- How do we refer to locations on the stack when we haven't laid it out yet? The compiler names a stack slot using the idea of a "late compile-time constant," which is just a symbolic constant that will be replaced with an actual stack offset when the stack layout is chosen.One departure from the old code generator is that we do not build a Cmm abstract-syntax tree; instead we go straight to a control-flow graph.
In practice, we first generate an "abstract control flow graph", CmmAGraph, which makes the business of generating fresh BlockIds more convenient, and convert that to a CmmGraph. The former is convenient for construction but cannot be analysed; the latter is concrete, and can be analyzed, transformed, and optimized.
Instruction selection: each Cmm Middle and Last node in the control-flow graph is replaced with a new graph in which the nodes are machine instructions.
CmmGraph Cmm.Middle Cmm.Last -> CmmGraph I386.Middle I386.Last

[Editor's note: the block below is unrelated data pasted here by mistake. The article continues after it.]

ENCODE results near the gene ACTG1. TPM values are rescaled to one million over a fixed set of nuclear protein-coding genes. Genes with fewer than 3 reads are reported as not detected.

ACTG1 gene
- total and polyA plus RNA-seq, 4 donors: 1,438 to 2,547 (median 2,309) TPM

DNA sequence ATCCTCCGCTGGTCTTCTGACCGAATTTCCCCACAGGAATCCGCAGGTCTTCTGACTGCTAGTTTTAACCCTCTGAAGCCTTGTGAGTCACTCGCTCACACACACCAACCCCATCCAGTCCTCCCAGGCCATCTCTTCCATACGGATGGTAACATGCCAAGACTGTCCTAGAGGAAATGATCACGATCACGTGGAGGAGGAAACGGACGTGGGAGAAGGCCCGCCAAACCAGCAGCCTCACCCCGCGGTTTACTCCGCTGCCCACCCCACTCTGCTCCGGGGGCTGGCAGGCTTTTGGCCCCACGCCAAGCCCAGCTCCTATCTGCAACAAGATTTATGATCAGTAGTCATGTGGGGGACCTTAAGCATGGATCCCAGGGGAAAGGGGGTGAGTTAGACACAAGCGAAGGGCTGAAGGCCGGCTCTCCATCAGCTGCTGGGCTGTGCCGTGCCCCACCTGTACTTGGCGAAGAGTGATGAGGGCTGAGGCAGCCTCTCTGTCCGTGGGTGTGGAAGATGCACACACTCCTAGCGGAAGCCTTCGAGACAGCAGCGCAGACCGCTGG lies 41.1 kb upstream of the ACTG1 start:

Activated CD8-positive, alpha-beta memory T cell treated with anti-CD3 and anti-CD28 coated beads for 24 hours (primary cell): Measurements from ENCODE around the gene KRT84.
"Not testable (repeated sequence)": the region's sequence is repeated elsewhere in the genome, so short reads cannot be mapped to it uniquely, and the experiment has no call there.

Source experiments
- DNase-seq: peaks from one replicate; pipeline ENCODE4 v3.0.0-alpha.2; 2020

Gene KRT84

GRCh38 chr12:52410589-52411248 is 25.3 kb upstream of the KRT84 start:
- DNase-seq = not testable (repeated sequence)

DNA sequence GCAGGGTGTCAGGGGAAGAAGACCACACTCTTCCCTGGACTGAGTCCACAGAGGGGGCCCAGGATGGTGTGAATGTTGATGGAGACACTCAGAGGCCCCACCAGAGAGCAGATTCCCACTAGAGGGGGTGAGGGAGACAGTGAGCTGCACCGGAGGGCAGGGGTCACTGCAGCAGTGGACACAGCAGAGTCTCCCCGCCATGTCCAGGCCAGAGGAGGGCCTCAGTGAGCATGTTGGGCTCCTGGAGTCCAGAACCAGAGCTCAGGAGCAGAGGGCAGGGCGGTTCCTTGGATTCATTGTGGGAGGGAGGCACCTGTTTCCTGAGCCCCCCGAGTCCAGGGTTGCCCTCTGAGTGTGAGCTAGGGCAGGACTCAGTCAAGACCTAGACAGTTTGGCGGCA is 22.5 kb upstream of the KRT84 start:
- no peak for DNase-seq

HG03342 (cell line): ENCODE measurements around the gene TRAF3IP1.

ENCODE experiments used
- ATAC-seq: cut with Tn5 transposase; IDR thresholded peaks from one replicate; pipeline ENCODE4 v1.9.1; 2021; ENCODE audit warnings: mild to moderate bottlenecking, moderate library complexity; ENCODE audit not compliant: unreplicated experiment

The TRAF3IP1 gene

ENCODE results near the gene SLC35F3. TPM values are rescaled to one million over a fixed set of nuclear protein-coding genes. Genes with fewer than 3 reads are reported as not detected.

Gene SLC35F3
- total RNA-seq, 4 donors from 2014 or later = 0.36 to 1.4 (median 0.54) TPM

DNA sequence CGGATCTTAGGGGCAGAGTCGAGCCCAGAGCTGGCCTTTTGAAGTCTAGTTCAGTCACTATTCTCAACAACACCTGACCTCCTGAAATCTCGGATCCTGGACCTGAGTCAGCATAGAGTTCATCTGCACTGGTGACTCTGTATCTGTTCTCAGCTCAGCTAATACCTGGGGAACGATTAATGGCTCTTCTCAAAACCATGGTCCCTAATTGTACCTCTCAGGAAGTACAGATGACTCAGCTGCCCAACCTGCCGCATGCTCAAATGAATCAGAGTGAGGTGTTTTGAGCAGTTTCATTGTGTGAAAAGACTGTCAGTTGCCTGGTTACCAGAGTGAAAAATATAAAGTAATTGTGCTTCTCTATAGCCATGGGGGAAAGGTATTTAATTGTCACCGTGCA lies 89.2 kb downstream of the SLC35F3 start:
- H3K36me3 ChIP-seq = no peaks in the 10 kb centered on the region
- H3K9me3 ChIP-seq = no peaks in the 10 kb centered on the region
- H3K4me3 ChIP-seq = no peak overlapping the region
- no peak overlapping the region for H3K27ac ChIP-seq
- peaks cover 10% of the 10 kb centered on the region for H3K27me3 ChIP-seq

The I386.Middle type represents computational machine instructions; the I386.Last type represents control-transfer instructions. The choice of representation is up to the author of the back end, but for continuity with the existing native code generators, we expect to begin by using algebraic data types inspired by the existing definitions in compiler/nativeGen/MachInstrs.hs.
Note that the graph still contains:
- Variables (ie local register that are not yet mapped to particular machine registers)
- Stack-slot addressing modes, which include late-bound compile-time constants, such as the offset in the frame of the a variable spill location, or BlockId? stack-top-on-entry.
The invariant is that each node could be done by one machine instruction, provided each LocalReg maps to a (suitable) physical register; and an instruction involving a stack-slot can cope with (Sp+n).
An extremely important distinction from the existing code is that we plan to eliminate #ifdef and instead provide multiple datatypes, e.g., in I386.hs, PpcInstrs.hs, Sparc.hs, and so on.